SETTING: Pham Ngoc Thach Tuberculosis Reference Hospital, Ho Chi Minh City, Viet Nam. DESIGN: A multiplex allele-specific polymerase chain reaction (MAS-PCR) was developed to detect mutations at the two most common sites responsible for isonia-zid (INH) resistance in Mycobacterium tuberculosis: katG315 and inhA-15. The MAS-PCR is able to detect rare mutations at katG315, in addition to katG S315T. Conventional phenotypic proportion drug susceptibility testing on Löwenstein-Jensen media was used as a gold standard to compare the sensitivity and specificity of the commercial MTBDRplus line-probe assay and the MAS-PCR in 100 INH-resistant and 50 INH-susceptible isolates collected consecutively at Pham Ngoc Thach Hospital reference laboratory. RESULTS: The sensitivity and specificity on culture isolates were 90% (n = 90/100, 95%CI 0.83-0.94) and 100% (n = 50/50, 95%CI 0.93-1.0), respectively, for the MAS-PCR and the MTBDRplus assay. CONCLUSION: The MAS-PCR described here represents an alternative method for rapid screening for INH resistance in M. tuberculosis isolates. © 2011 The Union.
Polycarpou A.,London School of Hygiene and Tropical Medicine |
Walker S.L.,London School of Hygiene and Tropical Medicine |
Lockwood D.N.,London School of Hygiene and Tropical Medicine |
Lockwood D.N.,Hospital of Tropical Diseases
Current Opinion in Infectious Diseases | Year: 2013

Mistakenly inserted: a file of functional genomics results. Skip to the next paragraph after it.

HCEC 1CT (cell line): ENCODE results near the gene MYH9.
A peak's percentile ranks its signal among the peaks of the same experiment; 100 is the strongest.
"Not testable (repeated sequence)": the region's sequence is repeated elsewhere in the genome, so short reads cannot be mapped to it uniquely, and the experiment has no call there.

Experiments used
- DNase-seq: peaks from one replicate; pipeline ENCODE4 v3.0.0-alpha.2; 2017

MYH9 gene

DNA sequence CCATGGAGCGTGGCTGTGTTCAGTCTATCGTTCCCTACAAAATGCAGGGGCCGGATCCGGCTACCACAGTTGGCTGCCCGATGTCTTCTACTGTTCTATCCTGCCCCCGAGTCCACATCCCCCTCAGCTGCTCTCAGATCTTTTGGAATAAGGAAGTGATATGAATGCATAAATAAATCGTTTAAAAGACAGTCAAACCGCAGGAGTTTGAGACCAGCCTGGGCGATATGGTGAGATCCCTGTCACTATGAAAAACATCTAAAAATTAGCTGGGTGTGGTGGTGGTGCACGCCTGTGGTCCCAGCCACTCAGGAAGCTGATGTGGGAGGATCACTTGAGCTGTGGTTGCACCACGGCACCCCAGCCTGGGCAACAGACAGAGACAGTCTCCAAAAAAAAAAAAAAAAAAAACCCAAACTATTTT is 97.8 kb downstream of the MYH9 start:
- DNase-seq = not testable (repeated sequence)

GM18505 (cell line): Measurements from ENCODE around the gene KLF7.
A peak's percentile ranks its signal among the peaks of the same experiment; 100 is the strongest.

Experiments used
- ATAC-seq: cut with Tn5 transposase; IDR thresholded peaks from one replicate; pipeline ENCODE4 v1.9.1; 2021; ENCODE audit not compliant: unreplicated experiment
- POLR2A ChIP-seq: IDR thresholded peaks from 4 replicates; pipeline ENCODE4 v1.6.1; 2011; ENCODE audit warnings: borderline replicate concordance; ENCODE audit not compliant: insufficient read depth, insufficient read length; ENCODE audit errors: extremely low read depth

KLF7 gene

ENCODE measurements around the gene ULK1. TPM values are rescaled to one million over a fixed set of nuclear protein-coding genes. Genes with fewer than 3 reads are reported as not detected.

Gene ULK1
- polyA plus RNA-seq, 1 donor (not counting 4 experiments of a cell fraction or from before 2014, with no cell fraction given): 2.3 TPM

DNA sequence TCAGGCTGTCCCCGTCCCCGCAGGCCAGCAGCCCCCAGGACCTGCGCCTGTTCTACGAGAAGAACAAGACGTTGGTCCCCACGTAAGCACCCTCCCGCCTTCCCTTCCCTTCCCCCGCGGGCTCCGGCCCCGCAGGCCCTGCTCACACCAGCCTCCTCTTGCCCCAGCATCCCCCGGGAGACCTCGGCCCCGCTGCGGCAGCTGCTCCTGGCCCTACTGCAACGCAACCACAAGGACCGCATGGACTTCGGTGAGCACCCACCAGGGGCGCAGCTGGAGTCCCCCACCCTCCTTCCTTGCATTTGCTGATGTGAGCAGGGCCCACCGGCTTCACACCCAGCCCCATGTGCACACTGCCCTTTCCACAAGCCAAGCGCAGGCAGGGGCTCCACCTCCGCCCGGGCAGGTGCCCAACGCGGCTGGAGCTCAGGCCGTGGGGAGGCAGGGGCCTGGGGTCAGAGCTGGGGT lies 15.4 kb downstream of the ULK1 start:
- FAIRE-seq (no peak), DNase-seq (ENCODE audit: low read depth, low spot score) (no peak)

Purpose of Review: This review focuses on recent work in leprosy pathogenesis. New research of both innate and adaptive immune responses to Mycobacterium leprae is described. The proposition that Mycobacterium lepromatosis is a new species causing leprosy is discussed. Recent Findings: Modulation of the lipid metabolism and reprogramming of adult Schwann cells have both been suggested as mechanisms used by M. leprae to disseminate the disease. New markers associated with localized, disseminated disease or the occurrences of leprosy reactions include the human interferons, CD163, microRNA-21, NOD2, galectin-3 and toll-like receptor 4. The role of keratinocytes instead of macrophages is underlined in the pathogenesis of leprosy. Adaptive immunity reports focus on the role of T regulatory cells and cytokines secreted by T helper cells in leprosy. Finally, a newly identified species named M. lepromatosis has been detected in patients with leprosy and severe erythema nodosum leprosum. Summary: Novel biological pathways have been identified to be associated with the clinical phenotype of leprosy or the occurrence of leprosy reactions. Future work should include larger numbers of clinical samples from across the leprosy spectrum in order to give new insights in the pathogenesis and management of the disease. © 2013 Wolters Kluwer Health | Lippincott Williams & Wilkins.